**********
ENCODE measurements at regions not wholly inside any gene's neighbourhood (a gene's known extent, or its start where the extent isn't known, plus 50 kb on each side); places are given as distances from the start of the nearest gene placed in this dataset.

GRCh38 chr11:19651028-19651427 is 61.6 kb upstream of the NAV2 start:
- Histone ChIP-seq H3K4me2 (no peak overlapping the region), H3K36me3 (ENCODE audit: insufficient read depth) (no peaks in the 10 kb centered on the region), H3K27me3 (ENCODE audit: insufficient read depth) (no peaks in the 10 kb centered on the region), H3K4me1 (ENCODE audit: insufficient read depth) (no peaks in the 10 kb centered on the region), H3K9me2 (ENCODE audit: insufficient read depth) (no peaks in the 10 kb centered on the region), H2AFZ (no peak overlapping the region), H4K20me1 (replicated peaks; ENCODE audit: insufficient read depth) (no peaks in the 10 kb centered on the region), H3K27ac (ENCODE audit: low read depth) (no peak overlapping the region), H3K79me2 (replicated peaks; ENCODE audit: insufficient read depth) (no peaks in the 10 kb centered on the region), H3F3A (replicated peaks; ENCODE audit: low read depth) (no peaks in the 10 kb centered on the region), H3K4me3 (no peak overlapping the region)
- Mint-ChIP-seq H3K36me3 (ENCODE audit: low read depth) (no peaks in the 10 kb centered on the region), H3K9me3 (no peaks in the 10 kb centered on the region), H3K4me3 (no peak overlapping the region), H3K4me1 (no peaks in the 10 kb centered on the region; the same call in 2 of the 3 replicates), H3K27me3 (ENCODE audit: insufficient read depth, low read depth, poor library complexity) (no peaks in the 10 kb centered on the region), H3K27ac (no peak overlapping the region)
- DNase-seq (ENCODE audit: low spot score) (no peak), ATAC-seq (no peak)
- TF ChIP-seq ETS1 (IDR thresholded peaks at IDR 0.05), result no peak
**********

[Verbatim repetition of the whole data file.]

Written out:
ENCODE measurements at regions not wholly inside any gene's neighbourhood (a gene's known extent, or its start where the extent isn't known, plus 50 kb on each side); places are given as distances from the start of the nearest gene placed in this dataset.

GRCh38 chr11:19651028-19651427 is 61.6 kb upstream of the NAV2 start:
- Histone ChIP-seq H3K4me2 (no peak overlapping the region), H3K36me3 (ENCODE audit: insufficient read depth) (no peaks in the 10 kb centered on the region), H3K27me3 (ENCODE audit: insufficient read depth) (no peaks in the 10 kb centered on the region), H3K4me1 (ENCODE audit: insufficient read depth) (no peaks in the 10 kb centered on the region), H3K9me2 (ENCODE audit: insufficient read depth) (no peaks in the 10 kb centered on the region), H2AFZ (no peak overlapping the region), H4K20me1 (replicated peaks; ENCODE audit: insufficient read depth) (no peaks in the 10 kb centered on the region), H3K27ac (ENCODE audit: low read depth) (no peak overlapping the region), H3K79me2 (replicated peaks; ENCODE audit: insufficient read depth) (no peaks in the 10 kb centered on the region), H3F3A (replicated peaks; ENCODE audit: low read depth) (no peaks in the 10 kb centered on the region), H3K4me3 (no peak overlapping the region)
- Mint-ChIP-seq H3K36me3 (ENCODE audit: low read depth) (no peaks in the 10 kb centered on the region), H3K9me3 (no peaks in the 10 kb centered on the region), H3K4me3 (no peak overlapping the region), H3K4me1 (no peaks in the 10 kb centered on the region; the same call in 2 of the 3 replicates), H3K27me3 (ENCODE audit: insufficient read depth, low read depth, poor library complexity) (no peaks in the 10 kb centered on the region), H3K27ac (no peak overlapping the region)
- DNase-seq (ENCODE audit: low spot score) (no peak), ATAC-seq (no peak)
- TF ChIP-seq ETS1 (IDR thresholded peaks at IDR 0.05), result no peak